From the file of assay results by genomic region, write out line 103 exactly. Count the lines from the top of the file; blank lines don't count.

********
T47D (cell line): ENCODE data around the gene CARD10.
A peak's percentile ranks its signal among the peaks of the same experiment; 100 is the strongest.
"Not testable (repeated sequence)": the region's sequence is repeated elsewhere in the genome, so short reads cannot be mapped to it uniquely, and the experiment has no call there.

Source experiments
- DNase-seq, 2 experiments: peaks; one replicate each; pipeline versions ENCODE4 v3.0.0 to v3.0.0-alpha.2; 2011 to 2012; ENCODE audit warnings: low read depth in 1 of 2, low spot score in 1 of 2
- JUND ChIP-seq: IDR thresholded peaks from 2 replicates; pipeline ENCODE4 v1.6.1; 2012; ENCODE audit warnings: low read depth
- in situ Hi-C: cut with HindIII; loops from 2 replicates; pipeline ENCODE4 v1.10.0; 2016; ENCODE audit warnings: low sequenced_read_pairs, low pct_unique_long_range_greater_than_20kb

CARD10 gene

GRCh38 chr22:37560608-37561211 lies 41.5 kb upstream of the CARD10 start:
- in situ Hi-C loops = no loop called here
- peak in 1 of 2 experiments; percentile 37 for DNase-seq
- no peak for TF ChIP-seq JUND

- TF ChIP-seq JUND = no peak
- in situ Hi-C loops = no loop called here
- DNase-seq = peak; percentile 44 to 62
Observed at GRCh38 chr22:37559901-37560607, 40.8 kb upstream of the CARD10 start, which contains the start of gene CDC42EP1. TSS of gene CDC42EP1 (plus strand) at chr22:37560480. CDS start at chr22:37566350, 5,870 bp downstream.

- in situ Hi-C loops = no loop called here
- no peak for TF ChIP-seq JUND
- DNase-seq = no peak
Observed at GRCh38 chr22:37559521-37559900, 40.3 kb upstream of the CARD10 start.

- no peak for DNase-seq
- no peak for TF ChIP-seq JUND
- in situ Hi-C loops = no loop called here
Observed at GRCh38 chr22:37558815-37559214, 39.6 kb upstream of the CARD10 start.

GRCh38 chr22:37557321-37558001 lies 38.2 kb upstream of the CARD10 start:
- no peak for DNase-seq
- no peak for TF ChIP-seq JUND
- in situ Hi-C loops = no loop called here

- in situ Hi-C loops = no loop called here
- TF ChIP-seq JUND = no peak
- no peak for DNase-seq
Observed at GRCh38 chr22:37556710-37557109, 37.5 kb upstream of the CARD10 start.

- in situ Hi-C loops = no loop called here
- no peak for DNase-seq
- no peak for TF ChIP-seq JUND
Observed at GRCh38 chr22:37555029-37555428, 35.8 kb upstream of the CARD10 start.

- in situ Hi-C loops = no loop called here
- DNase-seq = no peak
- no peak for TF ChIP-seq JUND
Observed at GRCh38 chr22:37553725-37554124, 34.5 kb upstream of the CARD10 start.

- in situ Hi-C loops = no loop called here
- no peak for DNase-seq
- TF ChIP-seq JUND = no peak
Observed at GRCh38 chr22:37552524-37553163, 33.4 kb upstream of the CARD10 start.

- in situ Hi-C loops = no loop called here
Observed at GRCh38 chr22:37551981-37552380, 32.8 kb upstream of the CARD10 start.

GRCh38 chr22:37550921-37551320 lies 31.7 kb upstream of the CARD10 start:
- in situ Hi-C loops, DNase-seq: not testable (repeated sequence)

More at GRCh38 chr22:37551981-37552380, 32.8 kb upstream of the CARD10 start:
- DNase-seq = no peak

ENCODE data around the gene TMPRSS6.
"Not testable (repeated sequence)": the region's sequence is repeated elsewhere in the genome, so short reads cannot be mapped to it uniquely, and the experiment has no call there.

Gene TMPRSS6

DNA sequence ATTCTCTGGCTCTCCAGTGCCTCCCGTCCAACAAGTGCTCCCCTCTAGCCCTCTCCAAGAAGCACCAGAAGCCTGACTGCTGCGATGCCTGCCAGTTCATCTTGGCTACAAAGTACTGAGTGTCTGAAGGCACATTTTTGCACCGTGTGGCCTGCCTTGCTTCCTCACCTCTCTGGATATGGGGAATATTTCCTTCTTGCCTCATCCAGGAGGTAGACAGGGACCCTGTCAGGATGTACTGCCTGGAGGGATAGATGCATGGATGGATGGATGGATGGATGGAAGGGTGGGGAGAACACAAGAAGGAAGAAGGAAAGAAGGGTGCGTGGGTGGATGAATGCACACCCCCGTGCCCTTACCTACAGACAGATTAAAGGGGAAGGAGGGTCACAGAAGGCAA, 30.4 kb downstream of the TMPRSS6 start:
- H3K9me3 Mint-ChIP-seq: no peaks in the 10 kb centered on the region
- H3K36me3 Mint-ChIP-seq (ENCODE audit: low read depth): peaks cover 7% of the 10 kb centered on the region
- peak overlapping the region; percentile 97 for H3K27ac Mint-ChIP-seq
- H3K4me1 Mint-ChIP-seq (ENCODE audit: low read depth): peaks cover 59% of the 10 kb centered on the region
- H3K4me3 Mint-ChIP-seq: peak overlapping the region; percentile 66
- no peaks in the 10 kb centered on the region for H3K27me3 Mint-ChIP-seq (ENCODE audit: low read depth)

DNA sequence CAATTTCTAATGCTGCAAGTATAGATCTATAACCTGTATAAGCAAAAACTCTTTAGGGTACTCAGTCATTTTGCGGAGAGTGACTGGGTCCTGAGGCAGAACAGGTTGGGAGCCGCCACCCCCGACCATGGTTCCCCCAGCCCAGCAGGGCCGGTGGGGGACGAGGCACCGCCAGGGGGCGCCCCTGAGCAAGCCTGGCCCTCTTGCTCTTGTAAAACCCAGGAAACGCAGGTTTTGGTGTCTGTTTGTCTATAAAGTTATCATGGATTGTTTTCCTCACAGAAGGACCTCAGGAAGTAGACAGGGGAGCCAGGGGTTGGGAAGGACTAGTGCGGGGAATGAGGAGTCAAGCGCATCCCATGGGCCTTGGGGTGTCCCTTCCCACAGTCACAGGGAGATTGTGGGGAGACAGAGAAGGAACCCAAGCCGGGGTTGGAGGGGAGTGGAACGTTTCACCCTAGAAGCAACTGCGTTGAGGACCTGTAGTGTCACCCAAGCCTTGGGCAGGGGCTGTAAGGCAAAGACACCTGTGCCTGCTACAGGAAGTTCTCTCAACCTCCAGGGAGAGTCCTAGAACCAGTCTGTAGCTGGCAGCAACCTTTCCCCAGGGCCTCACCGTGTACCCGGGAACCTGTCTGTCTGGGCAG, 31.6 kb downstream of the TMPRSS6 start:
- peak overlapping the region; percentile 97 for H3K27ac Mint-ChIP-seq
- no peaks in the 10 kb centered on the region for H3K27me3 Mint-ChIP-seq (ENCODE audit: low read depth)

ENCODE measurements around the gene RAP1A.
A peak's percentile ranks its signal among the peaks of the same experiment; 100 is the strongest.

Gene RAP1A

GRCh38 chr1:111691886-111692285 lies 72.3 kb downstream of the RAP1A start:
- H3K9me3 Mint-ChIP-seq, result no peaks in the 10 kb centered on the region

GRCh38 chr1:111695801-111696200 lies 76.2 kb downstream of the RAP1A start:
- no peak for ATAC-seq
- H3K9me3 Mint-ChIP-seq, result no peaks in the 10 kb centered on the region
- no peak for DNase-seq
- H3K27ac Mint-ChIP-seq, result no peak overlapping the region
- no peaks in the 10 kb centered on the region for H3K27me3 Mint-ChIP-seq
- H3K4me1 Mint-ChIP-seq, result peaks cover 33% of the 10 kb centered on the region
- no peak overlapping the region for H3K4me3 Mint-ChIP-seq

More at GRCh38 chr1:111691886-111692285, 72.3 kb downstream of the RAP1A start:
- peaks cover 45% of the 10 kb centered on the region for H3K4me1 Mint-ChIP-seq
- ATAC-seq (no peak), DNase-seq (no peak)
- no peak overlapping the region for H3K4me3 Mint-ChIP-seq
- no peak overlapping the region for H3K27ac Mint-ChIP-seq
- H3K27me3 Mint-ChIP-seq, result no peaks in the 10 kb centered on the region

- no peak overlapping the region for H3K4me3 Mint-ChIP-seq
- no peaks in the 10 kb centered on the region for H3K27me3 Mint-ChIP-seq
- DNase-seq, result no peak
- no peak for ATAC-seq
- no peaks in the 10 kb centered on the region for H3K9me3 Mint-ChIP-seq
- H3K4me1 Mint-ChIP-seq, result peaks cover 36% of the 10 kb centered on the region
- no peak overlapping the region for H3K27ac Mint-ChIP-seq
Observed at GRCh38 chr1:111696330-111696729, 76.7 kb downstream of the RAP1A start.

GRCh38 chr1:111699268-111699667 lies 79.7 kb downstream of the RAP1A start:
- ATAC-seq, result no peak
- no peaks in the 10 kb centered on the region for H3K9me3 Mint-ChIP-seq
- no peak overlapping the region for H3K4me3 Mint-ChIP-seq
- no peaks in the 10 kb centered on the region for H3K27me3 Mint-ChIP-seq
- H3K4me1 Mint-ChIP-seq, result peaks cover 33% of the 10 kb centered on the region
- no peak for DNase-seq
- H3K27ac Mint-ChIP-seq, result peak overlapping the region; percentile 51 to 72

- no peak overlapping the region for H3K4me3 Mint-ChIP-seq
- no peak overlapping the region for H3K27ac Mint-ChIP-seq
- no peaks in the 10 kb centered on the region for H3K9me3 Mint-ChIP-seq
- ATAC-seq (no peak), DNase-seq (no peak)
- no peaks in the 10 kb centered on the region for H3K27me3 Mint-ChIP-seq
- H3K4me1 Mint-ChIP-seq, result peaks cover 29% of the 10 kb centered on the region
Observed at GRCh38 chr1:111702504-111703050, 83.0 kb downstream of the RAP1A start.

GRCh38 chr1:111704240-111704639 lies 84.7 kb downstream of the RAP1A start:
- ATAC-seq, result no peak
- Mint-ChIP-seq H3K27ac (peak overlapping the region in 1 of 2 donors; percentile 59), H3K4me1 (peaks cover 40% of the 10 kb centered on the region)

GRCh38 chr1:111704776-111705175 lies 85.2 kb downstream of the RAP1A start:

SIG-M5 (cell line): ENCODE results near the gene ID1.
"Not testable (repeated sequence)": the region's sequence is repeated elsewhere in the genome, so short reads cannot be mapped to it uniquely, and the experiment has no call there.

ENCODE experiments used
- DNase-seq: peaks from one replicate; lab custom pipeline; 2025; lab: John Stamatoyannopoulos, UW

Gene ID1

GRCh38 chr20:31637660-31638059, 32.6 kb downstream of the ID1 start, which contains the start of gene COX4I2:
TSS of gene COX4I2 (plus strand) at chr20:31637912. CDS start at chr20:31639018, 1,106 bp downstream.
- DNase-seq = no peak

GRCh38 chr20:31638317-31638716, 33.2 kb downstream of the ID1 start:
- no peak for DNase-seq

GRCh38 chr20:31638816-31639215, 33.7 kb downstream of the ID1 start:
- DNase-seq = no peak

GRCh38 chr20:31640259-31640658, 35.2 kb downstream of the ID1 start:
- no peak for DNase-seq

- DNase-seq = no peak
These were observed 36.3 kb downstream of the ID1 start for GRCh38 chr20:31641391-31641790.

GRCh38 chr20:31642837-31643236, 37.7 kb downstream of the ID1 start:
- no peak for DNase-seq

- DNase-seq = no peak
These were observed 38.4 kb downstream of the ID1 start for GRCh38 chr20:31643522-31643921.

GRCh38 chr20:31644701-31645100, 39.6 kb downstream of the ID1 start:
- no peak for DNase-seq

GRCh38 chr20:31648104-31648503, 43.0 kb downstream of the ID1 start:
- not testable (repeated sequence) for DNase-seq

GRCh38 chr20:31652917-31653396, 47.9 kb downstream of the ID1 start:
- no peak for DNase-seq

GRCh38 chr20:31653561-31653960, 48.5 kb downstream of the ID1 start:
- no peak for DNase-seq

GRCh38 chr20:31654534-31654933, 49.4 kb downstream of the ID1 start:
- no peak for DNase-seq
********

- no peaks in the 10 kb centered on the region for H3K27me3 Mint-ChIP-seq